Psalm 71:4
Deliver me, O my God, out of the hand of the wicked, out of the hand of the unrighteous and cruel man.
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(4-6) These verses are manifestly founded on Psalm 31:8-10; but the variations are more marked than usual, and indicate a definite purpose of adaptation rather than copying.

71:1-13 David prays that he might never be made ashamed of dependence upon God. With this petition every true believer may come boldly to the throne of grace. The gracious care of Divine providence in our birth and infancy, should engage us to early piety. He that was our Help from our birth, ought to be our Hope from our youth. Let none expect ease or comfort from the world. Those who love the Lord, often are hated and persecuted; men wondered at for their principles and conduct; but the Lord has been their strong refuge. The faithful servants of God may be assured that he will not cast them off in old age, nor forsake them when their strength fails.Deliver me, O my God, out of the hand of the wicked - It is, of course, not possible now to ascertain who are particularly referred to here. If David was the author of the psalm, they may have been any of the numerous enemies that he had in his life.

Out of the hand of the unrighteous and cruel man - Hebrew, "out of the palm." This means here the same as hand, and refers to the "grasp" which anyone makes in taking hold of a thing by the hand.

4, 5. cruel man—corrupt and ill-natured—literally, "sour." No text from Poole on this verse.

Deliver me, O my God, out of the hand of the wicked,.... Meaning Absalom his son, as Arama, who had risen up in rebellion against him; and he may not only intend him, but all those wicked men that had joined with him: it was David's mercy he had a covenant God to go to, and could claim his interest in him, who had power to deliver him, and from whom he might expect it;

out of the hand of the unrighteous and cruel man; or "leavened" (s); a sour ill natured man; one leavened with malice and wickedness: perhaps Ahithophel is intended. It may be applied to any wicked, lawless, and tyrannical persecutor of God's people; and particularly to the lawless and wicked one, the man of sin, the son of perdition, antichrist, 2 Thessalonians 2:4.

(s) "malitiae fermento prorsus corrupti", Michaelis, "secundum", Gejerum & Gussetium; so Ainsworth.

Deliver me, O my God, out of the hand {d} of the wicked, out of the hand of the unrighteous and cruel man.

(d) That is, from Absalom, Ahithophel and that conspiracy.

4. Deliver me] R.V., rescue me, as in Psalm 71:2.

the unrighteous and cruel man] Comp. the complaints in Habakkuk (Habakkuk 1:2-4) and Jeremiah (Jeremiah 6:7; &c.) of the prevailing injustice and violence. The singular is probably collective.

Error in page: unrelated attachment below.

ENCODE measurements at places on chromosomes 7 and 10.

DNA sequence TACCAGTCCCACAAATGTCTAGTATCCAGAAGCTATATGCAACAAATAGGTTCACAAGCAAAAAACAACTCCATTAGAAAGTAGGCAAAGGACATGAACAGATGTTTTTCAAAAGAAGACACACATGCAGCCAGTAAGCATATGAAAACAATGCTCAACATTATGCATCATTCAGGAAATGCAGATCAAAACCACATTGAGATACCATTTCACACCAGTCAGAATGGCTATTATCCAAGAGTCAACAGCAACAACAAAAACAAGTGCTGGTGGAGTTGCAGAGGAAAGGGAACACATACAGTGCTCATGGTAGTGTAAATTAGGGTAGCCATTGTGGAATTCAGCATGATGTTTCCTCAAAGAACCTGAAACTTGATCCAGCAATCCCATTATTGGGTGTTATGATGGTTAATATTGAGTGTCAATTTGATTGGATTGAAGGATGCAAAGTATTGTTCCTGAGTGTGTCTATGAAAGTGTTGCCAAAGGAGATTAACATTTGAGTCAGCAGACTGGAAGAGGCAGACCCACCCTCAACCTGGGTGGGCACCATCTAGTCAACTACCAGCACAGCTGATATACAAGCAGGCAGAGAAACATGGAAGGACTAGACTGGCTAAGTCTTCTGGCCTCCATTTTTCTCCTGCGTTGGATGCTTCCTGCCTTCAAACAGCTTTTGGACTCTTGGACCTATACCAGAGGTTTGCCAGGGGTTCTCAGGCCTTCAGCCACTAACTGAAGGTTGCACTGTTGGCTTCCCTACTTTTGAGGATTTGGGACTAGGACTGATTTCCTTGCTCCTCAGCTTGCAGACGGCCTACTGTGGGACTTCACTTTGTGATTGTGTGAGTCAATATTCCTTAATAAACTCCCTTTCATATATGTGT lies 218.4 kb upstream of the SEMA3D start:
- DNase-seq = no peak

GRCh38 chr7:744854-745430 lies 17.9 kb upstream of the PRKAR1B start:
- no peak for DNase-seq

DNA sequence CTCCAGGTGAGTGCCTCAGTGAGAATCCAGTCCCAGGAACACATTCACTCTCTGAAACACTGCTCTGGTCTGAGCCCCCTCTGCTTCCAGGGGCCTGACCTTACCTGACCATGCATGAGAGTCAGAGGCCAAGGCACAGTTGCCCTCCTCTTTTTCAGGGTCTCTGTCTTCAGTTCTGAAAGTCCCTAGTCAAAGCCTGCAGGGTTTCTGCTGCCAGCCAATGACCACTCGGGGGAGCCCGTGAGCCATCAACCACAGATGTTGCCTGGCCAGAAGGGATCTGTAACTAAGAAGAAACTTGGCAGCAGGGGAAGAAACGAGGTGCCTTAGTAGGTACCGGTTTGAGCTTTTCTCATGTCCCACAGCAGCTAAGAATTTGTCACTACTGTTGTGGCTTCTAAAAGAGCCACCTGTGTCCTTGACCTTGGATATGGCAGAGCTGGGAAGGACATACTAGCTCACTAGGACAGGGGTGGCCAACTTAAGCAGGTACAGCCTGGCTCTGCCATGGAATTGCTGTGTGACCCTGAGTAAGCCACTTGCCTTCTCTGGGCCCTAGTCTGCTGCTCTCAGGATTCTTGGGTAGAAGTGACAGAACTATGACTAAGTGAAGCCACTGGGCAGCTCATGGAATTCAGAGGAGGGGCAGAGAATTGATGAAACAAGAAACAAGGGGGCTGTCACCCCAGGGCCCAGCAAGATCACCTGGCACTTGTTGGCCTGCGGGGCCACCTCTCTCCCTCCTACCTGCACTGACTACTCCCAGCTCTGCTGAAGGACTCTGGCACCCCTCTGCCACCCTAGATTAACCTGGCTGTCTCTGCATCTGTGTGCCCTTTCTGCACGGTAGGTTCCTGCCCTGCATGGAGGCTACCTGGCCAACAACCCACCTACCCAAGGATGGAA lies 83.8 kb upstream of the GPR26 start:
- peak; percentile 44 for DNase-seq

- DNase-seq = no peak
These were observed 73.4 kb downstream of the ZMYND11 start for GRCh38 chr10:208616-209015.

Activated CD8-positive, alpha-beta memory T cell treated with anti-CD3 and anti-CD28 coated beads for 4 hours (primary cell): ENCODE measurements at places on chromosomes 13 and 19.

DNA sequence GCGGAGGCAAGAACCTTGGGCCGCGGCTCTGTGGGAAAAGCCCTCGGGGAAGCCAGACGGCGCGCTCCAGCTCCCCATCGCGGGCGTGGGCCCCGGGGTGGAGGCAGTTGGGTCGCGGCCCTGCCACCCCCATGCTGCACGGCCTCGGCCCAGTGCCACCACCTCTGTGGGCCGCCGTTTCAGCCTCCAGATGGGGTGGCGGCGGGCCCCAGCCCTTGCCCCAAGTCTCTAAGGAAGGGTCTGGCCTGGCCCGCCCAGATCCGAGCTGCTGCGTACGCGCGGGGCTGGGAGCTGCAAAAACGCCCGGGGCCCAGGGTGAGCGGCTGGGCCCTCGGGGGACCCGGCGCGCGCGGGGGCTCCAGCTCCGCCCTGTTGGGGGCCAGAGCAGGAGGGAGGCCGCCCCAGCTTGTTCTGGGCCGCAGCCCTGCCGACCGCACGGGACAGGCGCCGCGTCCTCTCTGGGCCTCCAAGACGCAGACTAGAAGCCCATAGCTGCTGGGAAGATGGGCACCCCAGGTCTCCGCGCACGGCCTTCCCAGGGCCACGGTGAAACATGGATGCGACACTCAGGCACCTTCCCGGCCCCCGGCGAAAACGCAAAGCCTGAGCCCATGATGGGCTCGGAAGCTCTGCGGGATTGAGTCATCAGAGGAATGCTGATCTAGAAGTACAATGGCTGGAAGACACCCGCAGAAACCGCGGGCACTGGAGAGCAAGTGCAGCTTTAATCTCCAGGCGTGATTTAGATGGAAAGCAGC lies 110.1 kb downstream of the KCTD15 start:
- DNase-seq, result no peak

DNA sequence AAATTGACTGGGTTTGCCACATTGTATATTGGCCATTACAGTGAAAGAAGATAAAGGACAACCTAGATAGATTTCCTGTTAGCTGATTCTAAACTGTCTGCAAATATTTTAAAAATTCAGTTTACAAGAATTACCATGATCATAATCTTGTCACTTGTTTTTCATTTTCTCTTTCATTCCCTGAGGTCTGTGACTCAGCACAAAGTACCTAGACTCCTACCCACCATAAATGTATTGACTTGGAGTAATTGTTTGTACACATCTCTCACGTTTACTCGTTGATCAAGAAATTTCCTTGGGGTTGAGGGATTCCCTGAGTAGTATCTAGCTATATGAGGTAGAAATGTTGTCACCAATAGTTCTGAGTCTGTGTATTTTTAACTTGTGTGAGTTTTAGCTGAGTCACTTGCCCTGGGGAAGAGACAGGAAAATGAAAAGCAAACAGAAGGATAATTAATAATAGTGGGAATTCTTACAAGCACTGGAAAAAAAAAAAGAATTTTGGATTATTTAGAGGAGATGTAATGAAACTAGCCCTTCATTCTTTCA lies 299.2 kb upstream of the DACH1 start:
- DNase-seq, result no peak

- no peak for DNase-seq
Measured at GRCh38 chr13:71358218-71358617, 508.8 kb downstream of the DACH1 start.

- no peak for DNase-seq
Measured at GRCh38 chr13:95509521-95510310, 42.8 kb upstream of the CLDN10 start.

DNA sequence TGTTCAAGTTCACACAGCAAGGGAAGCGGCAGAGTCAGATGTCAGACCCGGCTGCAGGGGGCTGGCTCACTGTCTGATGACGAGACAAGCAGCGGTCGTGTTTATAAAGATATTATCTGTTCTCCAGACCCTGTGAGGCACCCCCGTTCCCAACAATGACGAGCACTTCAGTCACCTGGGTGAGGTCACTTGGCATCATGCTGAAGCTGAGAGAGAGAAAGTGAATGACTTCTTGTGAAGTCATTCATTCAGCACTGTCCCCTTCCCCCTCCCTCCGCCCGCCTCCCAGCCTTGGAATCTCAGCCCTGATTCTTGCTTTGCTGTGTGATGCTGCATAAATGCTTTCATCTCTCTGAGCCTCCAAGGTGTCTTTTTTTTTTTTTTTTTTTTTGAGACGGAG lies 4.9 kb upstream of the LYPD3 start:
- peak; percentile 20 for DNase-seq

4–8. The ground of the Psalmist’s appeal for deliverance.

Verse 4. - Deliver me, O my God, out of the hand of the wicked, out of the hand (rather, grasp) of the unrighteous and cruel man. it is characteristic of David to single out from his adversaries an individual man, from whom he especially asks to be delivered (comp. Psalm 13:2; Psalm 17:13; Psalm 18:17, 48; Psalm 35:8; Psalm 41:6, 9, 11; Psalm 55:13, 14, etc.). Psalm 71:4Stayed upon Jahve, his ground of trust, from early childhood up, the poet hopes and prays for deliverance out of the hand of the foe. The first of these two strophes (Psalm 71:1-3) is taken from Psalm 31:2-4, the second (Psalm 71:4-6, with the exception of Psalm 71:4 and Psalm 71:6) from Psalm 22:10-11; both, however, in comparison with Psalm 70:1-5 exhibit the far more encroaching variations of a poet who reproduces the language of others with a freer hand. Olshausen wishes to read מעוז in Psalm 71:3, Psalm 90:1; Psalm 91:9, instead of מעון, which he holds to be an error in writing. But this old Mosaic, Deuteronomial word (vid., on Psalm 90:1) - cf. the post-biblical oath המעון (by the Temple!) - is unassailable. Jahve, who is called a rock of refuge in Psalm 31:3, is here called a rock of habitation, i.e., a high rock that cannot be stormed or scaled, which affords a safe abode; and this figure is pursued still further with a bold remodelling of the text of Psalm 31:3 : לבוא תּמיד, constantly to go into, i.e., which I can constantly, and therefore always, as often as it is needful, betake myself for refuge. The additional צוּית is certainly not equivalent to צוּה; it would more likely be equivalent to אשׁר צוית; but probably it is an independent clause: Thou hast (in fact) commanded, i.e., unalterably determined (Psalm 44:5; Psalm 68:29; Psalm 133:3), to show me salvation, for my rock, etc. To the words לבוא תמיד צוית corresponds the expression לבית מצודות in Psalm 31:3, which the lxx renders καὶ εἰς οἶκον καταφυγῆς, whereas instead of the former three words it has καὶ εἰς τόπον ὀχυρόν, and seems to have read לבית מבצרות, cf. Daniel 11:15 (Hitzig). In Psalm 71:5, Thou art my hope reminds one of the divine name מקוה ישׂראל in Jeremiah 17:13; Jeremiah 50:7 (cf. ἡ ἐλπίς ἡμῶν used of Christ in 1 Timothy 1:1; Colossians 1:27). נסמכתּי is not less beautiful than השׁלכתּי in Psalm 22:11. In its incipient slumbering state (cf. Psalm 3:6), and in its self-conscious continuance. He was and is the upholding prop and the supporting foundation, so to speak, of my life. And גוזי instead of גּחי in Psalm 22:10, is just such another felicitous modification. It is impracticable to define the meaning of this גוזי according to גּזה equals גּזה, Arab. jz', retribuere (prop. to cut up, distribute), because גּמל is the representative of this Aramaeo-Arabic verb in the Hebrew. Still less, however, can it be derived from גּוּז, transire, the participle of which, if it would admit of a transitive meaning equals מוציאי (Targum), ought to be גּזי. The verb גּזה, in accordance with its radical signification of abscindere (root גז, synon. קץ, קד, קט, and the like), denotes in this instance the separating of the child from the womb of the mother, the retrospect going back from youth to childhood, and even to his birth. The lxx σκεπαστής (μου) is an erroneous reading for ἐκσπαστής, as is clear from Psalm 22:10, ὁ ἐκσπάσας με. הלּל בּ, Psalm 44:9 (cf. שׂיח בּ, Psalm 69:13), is at the bottom of the expression in Psalm 71:6. The God to whom he owes his being, and its preservation thus far, is the constant, inexhaustible theme of his praise.